Rare earth element (REE) ion-adsorption clay deposits are of global economic importance because they currently supply a significant portion of the world’s annual production of both light (LREE) and heavy REE (HREE). There is considerable ambiguity regarding the origin of
this deposit type: The main criteria include the presence of large, generally granitic, igneous suites; long periods of intense weathering with little subsequent erosion; and evidence for mobility of REE within the regolith. Granitic rocks of the southeastern United States have been
subjected to a long history of chemical weathering, comparable to that of South China, an area which contains many REE clay deposits. Detailed comparisons of weathered bedrock-soil profiles for large masses of granitic rocks as exemplified by the Stewartsville, Striped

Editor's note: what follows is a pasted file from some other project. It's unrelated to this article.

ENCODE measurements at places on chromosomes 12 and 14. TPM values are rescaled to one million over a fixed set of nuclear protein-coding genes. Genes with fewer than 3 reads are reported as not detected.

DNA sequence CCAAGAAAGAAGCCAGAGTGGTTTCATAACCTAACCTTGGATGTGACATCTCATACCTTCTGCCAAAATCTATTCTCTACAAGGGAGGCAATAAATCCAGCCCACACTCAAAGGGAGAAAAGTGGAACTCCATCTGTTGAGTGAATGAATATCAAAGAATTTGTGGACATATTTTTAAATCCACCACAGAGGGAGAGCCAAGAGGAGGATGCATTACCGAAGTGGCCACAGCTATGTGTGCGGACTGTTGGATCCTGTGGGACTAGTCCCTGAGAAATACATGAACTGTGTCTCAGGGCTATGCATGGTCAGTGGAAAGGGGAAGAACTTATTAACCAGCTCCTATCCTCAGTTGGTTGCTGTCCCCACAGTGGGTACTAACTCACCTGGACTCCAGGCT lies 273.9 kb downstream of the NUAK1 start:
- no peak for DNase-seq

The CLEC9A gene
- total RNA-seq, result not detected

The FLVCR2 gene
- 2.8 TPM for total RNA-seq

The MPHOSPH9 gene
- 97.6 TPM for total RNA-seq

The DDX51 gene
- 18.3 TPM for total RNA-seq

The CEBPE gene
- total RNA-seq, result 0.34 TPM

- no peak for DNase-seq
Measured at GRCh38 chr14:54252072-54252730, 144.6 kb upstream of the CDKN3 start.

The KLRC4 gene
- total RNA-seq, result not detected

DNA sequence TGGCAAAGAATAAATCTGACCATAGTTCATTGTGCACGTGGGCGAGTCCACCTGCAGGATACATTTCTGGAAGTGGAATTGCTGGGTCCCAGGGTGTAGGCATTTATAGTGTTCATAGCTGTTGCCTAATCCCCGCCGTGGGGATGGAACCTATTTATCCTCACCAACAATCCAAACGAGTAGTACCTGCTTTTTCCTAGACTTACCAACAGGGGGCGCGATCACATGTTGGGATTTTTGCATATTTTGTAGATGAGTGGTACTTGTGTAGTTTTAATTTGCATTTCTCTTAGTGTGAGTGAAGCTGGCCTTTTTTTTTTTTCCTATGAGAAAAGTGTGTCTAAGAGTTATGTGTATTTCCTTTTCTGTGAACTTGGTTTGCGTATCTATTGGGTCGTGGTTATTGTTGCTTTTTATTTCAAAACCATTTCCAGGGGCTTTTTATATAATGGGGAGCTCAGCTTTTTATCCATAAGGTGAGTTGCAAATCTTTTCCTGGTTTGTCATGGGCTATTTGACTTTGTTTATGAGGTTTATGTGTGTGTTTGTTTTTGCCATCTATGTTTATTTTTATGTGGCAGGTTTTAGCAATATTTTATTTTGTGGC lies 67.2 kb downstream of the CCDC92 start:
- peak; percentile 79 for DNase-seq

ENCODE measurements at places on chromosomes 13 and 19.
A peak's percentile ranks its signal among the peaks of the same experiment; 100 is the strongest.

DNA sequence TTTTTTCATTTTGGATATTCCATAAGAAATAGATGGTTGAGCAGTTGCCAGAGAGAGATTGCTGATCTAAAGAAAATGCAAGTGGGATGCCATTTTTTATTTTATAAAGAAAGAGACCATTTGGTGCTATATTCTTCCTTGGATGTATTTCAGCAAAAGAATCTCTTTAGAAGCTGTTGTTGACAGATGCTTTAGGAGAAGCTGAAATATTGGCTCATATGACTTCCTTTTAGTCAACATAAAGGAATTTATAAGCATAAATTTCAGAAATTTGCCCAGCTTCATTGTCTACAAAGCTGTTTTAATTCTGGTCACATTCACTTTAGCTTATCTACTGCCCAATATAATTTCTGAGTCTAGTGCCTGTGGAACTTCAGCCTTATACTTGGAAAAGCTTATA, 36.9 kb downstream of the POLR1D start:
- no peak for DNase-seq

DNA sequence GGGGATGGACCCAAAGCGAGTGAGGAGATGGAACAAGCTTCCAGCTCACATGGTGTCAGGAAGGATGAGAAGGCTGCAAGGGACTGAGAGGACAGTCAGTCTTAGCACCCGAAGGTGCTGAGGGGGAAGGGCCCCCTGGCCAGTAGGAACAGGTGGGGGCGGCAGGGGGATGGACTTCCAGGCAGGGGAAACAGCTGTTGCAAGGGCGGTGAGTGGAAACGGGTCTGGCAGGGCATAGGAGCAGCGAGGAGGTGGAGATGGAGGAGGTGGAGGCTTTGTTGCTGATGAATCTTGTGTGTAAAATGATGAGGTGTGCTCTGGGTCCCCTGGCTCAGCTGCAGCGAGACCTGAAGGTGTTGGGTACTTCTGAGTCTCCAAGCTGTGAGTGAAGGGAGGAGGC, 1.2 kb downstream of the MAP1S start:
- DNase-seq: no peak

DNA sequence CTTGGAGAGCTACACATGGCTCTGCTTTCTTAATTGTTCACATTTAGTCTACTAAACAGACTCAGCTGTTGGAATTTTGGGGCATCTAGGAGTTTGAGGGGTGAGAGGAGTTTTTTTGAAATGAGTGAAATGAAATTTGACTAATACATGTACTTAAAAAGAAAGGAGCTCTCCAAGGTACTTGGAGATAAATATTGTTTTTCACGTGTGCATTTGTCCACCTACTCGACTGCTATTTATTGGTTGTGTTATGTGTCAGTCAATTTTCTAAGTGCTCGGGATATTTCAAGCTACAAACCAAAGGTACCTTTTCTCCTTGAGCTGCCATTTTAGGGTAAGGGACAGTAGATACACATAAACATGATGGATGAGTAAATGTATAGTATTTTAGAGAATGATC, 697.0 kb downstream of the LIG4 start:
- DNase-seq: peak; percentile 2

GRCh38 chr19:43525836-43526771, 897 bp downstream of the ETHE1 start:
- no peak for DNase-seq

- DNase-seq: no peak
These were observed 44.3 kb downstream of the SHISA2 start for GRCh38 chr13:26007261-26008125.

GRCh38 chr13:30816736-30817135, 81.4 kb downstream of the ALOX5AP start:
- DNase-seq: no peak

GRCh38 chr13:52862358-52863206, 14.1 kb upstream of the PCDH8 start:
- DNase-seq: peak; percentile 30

Rock, and Liberty Hill plutons, USA, indicate that REE are mobile within many regolith profiles and locally can attain grades comparable to mined deposits of South China. Primary accessory mineralogy, modal content, and element redistribution as a result of weathering are
identified as distinguishing factors in mobility-related enrichment of REE in the regolith profiles. Only limited geochemical separation of REE was observed within profiles, which suggests the importance of source rock composition and mineralogy in the initial distribution of
extractable REE in the regolith. Retention of extractable HREE was favored over LREE, Th and U within most of the studied profiles.